Medical Exam: done!

So if you google “flight physical” or something similar, you may come across this page http://flightphysical.com/Exam-Guide/About-the-Exam.htm with the terrifyingly long list of things on the FAA’s medical form.

ImageGood grief! I scheduled my appointment for 8:45am and forgot to ask how long it was going to take. I found the above-mentioned site and almost panicked. Would I even be done in time for my 1pm class?

But the worrying was unnecessary, whew.

I was told to show up at 8:15 because I’d never had a flight physical before (FAA paperwork review and such, ya know?). Cool. Walked into the lobby at 8:15 sharp and was done and starting my car at 9:25am. Nice!

So, for the curious, if you have no medical conditions & aren’t taking any medications, it’s a typical doctor visit: Go in, be weighed, height measured. Measure blood pressure & pulse rate, pee in a cup.

Vision tests: ugg. I wear glasses & contacts so for me, the first part was sans spectacles. I almost burst out laughing when they put up the slide of letters.

Image
You know the charts I’m talking about.

I believe I’m -5.00 on the diopter scale (yuck), and everything was so blurry/out-of-focus that the chart was just bright white. Man I feel blind sometimes. As we went though the test settings, I was able to discern the very large R and S at the top of 2 charts (line1). Try again with glasses – much better. Didn’t want to take the time to squint & slowly read the very bottom line (7), but (5) and (6) were fine. Some depth perception stuff and then, everyone’s favorite: color tests.

i6lab

They were all numbers except for that last one which I’m sure they threw in for their own amusement. It looked like a fancy swirly monogram design. Har har.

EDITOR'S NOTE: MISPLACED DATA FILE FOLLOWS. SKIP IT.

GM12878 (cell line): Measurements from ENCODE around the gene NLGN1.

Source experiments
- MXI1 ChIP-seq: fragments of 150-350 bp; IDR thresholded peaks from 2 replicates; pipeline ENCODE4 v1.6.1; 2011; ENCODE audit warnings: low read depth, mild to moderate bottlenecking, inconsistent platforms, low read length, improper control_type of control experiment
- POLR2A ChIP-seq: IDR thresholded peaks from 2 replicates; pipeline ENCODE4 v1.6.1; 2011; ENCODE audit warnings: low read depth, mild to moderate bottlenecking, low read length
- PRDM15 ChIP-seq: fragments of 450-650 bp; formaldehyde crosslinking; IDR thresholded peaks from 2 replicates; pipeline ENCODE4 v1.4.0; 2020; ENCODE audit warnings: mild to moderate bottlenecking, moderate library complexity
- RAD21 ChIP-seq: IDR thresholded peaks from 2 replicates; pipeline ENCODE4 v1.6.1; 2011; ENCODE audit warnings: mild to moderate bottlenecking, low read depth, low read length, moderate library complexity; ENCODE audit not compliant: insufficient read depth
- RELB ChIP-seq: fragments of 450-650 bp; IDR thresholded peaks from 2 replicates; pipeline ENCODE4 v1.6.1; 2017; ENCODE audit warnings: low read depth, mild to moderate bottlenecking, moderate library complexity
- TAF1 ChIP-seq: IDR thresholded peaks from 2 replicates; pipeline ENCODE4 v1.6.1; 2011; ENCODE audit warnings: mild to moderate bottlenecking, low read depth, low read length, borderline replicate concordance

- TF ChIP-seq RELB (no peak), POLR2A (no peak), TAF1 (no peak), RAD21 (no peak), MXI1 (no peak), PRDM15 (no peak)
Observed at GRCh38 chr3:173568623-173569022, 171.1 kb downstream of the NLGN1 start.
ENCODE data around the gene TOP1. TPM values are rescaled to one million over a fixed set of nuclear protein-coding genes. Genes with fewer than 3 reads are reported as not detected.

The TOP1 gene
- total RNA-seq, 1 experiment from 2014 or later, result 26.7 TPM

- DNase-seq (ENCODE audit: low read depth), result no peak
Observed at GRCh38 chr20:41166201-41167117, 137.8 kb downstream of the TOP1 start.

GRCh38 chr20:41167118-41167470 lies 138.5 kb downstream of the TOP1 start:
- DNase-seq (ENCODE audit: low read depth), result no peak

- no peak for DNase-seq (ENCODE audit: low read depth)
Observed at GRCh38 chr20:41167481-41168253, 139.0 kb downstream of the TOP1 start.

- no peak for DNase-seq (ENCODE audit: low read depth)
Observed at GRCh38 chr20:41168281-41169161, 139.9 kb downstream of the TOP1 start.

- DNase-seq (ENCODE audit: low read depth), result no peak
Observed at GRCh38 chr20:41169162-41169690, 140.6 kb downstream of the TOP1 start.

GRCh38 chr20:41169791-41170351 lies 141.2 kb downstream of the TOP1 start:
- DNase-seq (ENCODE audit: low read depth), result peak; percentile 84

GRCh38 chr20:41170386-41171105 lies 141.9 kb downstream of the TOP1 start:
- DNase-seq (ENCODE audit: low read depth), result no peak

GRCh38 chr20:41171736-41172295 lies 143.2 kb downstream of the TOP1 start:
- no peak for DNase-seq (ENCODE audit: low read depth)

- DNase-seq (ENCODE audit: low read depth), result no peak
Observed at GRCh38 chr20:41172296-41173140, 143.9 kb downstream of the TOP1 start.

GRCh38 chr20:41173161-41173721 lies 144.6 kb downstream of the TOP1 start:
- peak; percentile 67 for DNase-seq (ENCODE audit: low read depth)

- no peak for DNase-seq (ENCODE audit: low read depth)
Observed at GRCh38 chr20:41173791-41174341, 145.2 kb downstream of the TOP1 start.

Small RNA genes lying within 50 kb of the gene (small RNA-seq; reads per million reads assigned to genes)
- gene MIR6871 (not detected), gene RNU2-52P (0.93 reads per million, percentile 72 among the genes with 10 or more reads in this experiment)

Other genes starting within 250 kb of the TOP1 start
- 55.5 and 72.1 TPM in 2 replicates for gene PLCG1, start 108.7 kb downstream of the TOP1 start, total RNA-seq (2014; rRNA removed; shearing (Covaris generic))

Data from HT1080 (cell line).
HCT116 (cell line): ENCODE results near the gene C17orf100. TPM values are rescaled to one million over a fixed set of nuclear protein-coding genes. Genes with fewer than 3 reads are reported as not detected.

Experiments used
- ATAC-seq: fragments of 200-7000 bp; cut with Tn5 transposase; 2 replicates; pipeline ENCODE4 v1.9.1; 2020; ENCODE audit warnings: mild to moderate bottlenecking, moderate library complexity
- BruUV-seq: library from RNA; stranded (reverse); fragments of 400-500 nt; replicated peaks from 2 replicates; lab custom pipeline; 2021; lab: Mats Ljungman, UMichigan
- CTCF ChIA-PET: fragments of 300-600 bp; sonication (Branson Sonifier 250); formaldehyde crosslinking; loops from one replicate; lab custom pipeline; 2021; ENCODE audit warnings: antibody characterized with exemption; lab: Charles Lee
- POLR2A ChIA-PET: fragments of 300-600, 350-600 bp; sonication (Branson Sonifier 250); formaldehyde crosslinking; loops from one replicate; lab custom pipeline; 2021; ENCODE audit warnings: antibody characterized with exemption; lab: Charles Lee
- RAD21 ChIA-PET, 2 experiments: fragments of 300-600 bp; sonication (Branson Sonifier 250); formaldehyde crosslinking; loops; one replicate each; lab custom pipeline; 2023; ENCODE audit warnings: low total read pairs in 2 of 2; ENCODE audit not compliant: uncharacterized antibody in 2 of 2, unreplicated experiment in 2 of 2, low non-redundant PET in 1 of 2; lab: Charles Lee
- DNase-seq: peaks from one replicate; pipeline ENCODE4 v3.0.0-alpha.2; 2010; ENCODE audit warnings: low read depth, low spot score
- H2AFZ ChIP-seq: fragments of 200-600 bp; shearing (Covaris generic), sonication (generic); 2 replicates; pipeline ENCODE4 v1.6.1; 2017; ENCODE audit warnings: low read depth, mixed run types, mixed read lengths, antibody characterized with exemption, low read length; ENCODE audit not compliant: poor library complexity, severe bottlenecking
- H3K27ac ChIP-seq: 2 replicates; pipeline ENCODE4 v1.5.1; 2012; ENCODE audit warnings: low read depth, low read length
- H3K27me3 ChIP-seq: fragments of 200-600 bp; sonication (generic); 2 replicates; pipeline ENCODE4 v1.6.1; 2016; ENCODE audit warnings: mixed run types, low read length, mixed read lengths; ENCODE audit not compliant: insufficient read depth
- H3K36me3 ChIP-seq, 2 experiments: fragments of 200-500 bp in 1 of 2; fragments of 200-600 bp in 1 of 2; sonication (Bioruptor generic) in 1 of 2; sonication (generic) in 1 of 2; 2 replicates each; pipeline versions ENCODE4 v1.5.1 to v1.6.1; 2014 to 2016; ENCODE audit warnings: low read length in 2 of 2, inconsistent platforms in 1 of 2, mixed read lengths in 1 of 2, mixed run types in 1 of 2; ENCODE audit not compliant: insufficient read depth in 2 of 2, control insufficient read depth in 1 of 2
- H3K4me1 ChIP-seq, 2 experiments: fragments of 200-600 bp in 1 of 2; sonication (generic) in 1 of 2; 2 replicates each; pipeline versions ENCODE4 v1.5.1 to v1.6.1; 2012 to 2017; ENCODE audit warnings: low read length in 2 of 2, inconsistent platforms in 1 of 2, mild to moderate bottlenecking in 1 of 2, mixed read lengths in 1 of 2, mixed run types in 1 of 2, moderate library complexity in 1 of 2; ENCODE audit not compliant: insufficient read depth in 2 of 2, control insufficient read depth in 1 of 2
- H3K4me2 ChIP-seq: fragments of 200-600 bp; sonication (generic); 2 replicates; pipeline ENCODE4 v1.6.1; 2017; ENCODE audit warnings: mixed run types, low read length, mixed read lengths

Got a quick talk from the doc about over-the-counter medications to avoid and then onto the physical exam.

Listen to heartbeats, listen to the lungs as one takes deep breaths, examine eyeballs w/ light. Cool.

Ear popping. Ugg. So everyone knows about holding your nose to pop your ears on planes. When I do this on commercial flights, I end up with having to deal with everyone sounding muffled for ~12 hours. So I just do a swallowing/yawning motion to equalize pressures. Doc wants to examine my eardrums while I pop my ears. Darn. Fine. But the nerd in me was pleased to learn that your eardrums actually move enough to see when you popped them. Worth it.

Quick abdominal exam (feeling for anything unusual) and that was it.

As with every step I’ve taken to getting my private pilot licence, I did make a mistake.

So, you go to your doctor exam after filling out an online FAA medical questionnaire. One of those questions asks if you use contacts to correct for near sight vision. I clicked yes because without glasses, near, far, on the moon – everything is blurry. Apparently, clicking yes to that box disqualifies you from being a pilot. Oh. You are only supposed to click yes if you are someone that wears a contact lens in only 1 eye to help you see both near and far in your day. I didn’t even know that was possible! Thank goodness the doc can do a medical override if you’ve goofed on the electronic form.

$125 later, I’m now the latest owner of a 3rd class medical and student pilot certificate (both are printed in the doctor’s office so you take it home that day – keep it taped inside your logbook to avoid forgetting/losing it).

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